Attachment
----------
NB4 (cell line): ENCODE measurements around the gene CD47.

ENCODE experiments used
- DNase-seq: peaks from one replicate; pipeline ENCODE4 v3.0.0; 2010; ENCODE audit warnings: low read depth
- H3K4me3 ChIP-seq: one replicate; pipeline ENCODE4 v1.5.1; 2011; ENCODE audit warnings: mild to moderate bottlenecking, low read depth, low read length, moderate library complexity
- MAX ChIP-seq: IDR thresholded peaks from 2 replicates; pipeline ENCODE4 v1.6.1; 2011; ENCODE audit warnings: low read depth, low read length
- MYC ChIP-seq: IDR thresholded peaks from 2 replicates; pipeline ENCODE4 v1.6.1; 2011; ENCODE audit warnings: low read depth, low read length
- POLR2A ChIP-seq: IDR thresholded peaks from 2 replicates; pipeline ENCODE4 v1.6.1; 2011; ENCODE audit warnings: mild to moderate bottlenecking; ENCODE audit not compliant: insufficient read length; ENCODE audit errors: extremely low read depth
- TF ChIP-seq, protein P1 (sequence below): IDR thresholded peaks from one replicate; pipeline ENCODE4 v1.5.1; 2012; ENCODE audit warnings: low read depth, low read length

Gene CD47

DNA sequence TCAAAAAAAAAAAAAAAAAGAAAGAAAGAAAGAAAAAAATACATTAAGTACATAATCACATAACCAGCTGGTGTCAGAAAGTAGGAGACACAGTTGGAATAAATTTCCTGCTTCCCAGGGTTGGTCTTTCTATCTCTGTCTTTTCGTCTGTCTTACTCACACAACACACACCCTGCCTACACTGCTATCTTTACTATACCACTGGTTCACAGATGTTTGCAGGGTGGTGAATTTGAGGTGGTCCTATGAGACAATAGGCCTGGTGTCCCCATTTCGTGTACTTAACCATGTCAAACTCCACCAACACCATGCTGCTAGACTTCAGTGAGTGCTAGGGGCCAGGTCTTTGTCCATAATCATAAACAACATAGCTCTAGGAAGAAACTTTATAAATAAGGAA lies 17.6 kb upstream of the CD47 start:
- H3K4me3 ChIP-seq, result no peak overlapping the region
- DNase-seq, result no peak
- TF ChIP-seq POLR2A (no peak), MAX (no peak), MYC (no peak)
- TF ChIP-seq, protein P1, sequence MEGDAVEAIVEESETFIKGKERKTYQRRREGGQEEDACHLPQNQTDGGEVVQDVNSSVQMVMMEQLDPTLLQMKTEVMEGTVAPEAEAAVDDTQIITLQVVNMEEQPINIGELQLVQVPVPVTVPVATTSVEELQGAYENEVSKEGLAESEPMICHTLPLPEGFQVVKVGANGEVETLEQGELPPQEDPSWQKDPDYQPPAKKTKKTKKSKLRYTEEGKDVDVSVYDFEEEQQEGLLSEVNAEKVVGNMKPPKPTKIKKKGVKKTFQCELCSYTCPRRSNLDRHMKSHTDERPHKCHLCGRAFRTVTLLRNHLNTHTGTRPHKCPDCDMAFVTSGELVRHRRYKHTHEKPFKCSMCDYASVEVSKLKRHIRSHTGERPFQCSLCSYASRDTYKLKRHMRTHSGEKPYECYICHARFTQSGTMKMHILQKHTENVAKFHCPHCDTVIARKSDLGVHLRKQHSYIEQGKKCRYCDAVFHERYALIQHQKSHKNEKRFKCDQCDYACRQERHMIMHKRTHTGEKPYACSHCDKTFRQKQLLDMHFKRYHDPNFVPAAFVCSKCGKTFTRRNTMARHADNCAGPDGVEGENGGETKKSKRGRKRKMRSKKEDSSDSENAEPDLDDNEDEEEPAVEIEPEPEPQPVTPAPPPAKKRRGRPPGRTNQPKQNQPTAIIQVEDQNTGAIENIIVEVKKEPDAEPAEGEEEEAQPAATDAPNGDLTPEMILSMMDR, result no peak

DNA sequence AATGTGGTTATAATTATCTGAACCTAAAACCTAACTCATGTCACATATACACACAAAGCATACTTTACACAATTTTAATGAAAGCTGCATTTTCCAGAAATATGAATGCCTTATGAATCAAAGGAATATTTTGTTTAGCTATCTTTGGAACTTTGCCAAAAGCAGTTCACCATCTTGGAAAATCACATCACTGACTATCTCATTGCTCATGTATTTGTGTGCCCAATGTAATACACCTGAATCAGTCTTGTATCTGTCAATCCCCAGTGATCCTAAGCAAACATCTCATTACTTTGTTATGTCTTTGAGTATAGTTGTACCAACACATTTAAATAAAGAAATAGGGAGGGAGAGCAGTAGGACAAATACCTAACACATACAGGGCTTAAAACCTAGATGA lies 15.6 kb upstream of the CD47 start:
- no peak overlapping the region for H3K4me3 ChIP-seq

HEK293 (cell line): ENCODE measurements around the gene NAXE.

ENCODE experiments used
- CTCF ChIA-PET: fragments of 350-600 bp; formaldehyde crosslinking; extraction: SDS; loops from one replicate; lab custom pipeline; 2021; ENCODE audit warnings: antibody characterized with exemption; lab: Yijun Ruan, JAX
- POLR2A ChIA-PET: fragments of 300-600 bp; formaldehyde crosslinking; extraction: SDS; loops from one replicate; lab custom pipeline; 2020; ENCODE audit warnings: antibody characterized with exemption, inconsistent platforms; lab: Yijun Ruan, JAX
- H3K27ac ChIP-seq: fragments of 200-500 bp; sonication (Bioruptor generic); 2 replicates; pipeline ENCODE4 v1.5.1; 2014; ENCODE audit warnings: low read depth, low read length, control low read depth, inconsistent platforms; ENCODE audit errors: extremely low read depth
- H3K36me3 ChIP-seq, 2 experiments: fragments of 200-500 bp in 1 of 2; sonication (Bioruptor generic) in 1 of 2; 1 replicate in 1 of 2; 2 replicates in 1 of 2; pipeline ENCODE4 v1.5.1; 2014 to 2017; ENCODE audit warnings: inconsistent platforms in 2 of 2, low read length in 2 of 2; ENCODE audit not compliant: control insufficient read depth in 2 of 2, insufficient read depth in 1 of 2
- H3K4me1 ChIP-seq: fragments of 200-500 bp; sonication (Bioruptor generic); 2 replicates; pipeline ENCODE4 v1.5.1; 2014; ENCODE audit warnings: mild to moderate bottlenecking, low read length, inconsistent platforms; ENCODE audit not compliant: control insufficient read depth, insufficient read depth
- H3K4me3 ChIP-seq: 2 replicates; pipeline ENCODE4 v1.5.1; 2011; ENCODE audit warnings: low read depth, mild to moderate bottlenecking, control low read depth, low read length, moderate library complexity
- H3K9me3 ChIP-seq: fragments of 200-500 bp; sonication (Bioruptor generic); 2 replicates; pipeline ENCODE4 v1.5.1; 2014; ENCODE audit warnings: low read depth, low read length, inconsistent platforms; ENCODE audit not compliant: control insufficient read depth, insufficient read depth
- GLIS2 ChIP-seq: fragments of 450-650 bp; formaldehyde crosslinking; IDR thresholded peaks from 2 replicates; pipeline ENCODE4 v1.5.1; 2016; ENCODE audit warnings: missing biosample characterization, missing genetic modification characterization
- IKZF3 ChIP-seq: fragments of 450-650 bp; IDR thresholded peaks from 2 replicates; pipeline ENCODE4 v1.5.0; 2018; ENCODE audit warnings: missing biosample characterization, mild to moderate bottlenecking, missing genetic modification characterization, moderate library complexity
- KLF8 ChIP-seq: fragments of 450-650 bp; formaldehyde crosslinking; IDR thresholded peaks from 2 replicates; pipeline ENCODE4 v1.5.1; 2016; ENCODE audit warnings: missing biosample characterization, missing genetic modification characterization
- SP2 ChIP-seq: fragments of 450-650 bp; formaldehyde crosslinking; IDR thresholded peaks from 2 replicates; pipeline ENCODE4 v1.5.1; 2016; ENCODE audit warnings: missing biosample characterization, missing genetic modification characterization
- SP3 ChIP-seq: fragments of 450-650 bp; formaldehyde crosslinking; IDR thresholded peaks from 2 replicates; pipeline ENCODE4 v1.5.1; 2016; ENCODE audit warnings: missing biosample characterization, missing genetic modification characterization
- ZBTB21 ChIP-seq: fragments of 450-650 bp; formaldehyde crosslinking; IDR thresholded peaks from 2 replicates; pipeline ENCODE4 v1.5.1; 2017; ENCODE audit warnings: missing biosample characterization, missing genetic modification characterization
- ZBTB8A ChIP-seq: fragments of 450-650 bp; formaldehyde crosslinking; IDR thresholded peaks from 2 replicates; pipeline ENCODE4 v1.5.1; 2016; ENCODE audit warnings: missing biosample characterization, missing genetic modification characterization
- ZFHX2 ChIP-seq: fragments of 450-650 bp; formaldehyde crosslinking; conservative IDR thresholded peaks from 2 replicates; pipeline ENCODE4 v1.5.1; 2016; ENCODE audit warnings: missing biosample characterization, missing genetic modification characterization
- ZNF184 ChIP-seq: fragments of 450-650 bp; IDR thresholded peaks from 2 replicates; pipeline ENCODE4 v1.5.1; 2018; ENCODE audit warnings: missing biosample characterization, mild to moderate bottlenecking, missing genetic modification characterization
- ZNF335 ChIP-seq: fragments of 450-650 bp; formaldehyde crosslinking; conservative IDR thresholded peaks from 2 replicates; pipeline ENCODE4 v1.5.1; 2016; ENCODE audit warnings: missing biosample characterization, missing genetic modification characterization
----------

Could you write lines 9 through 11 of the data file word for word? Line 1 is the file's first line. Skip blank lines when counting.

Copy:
Gene CD47

DNA sequence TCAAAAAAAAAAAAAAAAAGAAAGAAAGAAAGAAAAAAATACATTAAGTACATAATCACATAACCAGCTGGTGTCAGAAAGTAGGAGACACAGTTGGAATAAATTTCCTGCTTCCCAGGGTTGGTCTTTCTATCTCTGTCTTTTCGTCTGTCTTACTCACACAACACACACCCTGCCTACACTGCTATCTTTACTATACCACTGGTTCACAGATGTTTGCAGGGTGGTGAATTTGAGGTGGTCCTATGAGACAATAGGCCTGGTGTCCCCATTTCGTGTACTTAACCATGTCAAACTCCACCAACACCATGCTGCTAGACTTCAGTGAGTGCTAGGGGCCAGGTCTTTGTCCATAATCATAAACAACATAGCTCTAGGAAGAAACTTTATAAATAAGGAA lies 17.6 kb upstream of the CD47 start:
- H3K4me3 ChIP-seq, result no peak overlapping the region